Edinburgh International Film Festival – Art College 1994

Edinburgh International Film Festival 2023 – Art School 1994
Directed by Liu Jian,
Starring the voices of Jia Zhangke, Zheng Dasheng, Xu Lei, Wang Hongwei, Peng Lei, Ren Ke, Xu Zhiyuan, Shen Lihui

This animated film from China took around five years to complete, so one of the film festival programmers told us before the screening, drawn in the more traditional 2D animation style, which is, of course, very labour-intensive, yet often worth it for the distinctive aesthetic and feel it can give. In the case of this Chinese, animated slacker film (there’s a phrase I have never used before!), it also suits the tone of the film and the characters very well.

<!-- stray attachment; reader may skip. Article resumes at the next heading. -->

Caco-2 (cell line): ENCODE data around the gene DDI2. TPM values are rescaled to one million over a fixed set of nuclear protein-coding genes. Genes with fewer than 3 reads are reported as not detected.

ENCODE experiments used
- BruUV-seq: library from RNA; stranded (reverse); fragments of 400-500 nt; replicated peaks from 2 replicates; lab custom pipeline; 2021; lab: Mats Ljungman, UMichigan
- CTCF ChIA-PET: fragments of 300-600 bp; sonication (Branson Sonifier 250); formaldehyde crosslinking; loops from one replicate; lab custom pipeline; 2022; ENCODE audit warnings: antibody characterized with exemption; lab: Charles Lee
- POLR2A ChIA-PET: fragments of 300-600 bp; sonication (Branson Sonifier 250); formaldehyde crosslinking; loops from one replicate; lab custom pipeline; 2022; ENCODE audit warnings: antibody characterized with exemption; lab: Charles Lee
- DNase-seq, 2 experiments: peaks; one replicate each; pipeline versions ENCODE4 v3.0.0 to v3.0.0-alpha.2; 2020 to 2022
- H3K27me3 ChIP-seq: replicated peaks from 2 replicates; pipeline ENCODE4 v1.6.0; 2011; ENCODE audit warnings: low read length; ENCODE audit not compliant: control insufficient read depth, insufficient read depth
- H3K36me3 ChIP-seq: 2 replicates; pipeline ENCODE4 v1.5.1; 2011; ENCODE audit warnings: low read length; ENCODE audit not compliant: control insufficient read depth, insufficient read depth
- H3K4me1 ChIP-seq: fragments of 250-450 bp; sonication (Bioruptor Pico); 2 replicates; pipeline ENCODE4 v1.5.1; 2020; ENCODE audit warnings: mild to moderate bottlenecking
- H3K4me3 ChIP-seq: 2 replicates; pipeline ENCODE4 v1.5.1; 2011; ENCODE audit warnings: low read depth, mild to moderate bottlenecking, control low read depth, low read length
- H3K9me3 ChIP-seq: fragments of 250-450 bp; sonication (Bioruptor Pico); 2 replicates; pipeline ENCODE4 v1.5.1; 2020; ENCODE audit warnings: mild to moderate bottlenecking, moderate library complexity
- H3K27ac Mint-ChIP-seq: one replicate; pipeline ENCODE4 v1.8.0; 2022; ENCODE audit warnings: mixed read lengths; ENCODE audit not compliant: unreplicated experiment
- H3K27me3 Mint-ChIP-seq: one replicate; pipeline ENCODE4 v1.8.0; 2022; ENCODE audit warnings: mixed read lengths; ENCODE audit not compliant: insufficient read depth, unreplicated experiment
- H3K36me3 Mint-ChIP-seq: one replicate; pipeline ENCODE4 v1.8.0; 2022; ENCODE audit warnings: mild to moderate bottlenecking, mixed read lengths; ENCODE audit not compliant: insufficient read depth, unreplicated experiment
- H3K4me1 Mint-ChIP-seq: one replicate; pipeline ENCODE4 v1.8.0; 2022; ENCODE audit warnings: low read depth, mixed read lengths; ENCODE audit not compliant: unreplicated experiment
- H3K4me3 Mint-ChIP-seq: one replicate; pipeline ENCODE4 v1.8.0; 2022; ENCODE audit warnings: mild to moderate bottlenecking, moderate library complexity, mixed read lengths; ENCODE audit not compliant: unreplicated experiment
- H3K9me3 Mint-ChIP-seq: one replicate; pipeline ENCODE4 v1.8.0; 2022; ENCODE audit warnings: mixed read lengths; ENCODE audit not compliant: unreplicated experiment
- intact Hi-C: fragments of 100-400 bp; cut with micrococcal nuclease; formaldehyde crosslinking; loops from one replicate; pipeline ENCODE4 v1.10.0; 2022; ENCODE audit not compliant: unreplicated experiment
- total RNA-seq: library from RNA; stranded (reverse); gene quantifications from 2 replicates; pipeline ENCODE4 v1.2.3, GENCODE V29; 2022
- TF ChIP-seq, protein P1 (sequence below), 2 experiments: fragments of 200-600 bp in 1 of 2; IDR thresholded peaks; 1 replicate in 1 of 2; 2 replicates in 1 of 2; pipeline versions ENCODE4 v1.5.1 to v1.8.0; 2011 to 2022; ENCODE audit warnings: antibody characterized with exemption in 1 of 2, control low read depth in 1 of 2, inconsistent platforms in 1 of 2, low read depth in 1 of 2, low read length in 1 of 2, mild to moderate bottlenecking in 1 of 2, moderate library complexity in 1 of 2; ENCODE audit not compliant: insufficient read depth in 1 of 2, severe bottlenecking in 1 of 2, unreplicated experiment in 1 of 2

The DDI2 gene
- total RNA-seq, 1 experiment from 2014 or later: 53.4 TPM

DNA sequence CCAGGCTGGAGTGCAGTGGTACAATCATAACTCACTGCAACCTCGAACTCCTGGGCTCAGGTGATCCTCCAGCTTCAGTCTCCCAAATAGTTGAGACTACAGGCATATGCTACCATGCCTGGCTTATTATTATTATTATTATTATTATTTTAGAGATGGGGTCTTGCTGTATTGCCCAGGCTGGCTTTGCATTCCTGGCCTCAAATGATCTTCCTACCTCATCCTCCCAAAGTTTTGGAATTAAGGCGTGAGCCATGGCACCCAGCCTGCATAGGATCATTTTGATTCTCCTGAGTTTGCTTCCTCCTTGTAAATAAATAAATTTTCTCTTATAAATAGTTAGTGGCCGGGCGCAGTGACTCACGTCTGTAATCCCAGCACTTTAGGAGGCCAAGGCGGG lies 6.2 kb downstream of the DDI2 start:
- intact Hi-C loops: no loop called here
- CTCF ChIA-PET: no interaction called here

Set, as you may infer from the title, in the mid-90s, the film follows the lives of a group of students at a small, but well-regarded art college in China,  Zang Xiojun (Dong Zijian) and Rabbit (Chizi) are the main focus of the film, Zang with his floppy hair and the permanently attached earphones for his music (a cassette Walkman) is more the unfocused dreamer of the group, listening to bootleg Nirvana cassettes, stifled by the insistence of his tutors that he adhere to classical styles instead of exploring new ideas (which you’d expect to be encouraged in an art college, but not here, in China of 1994, where modern Western art movements are especially reviled).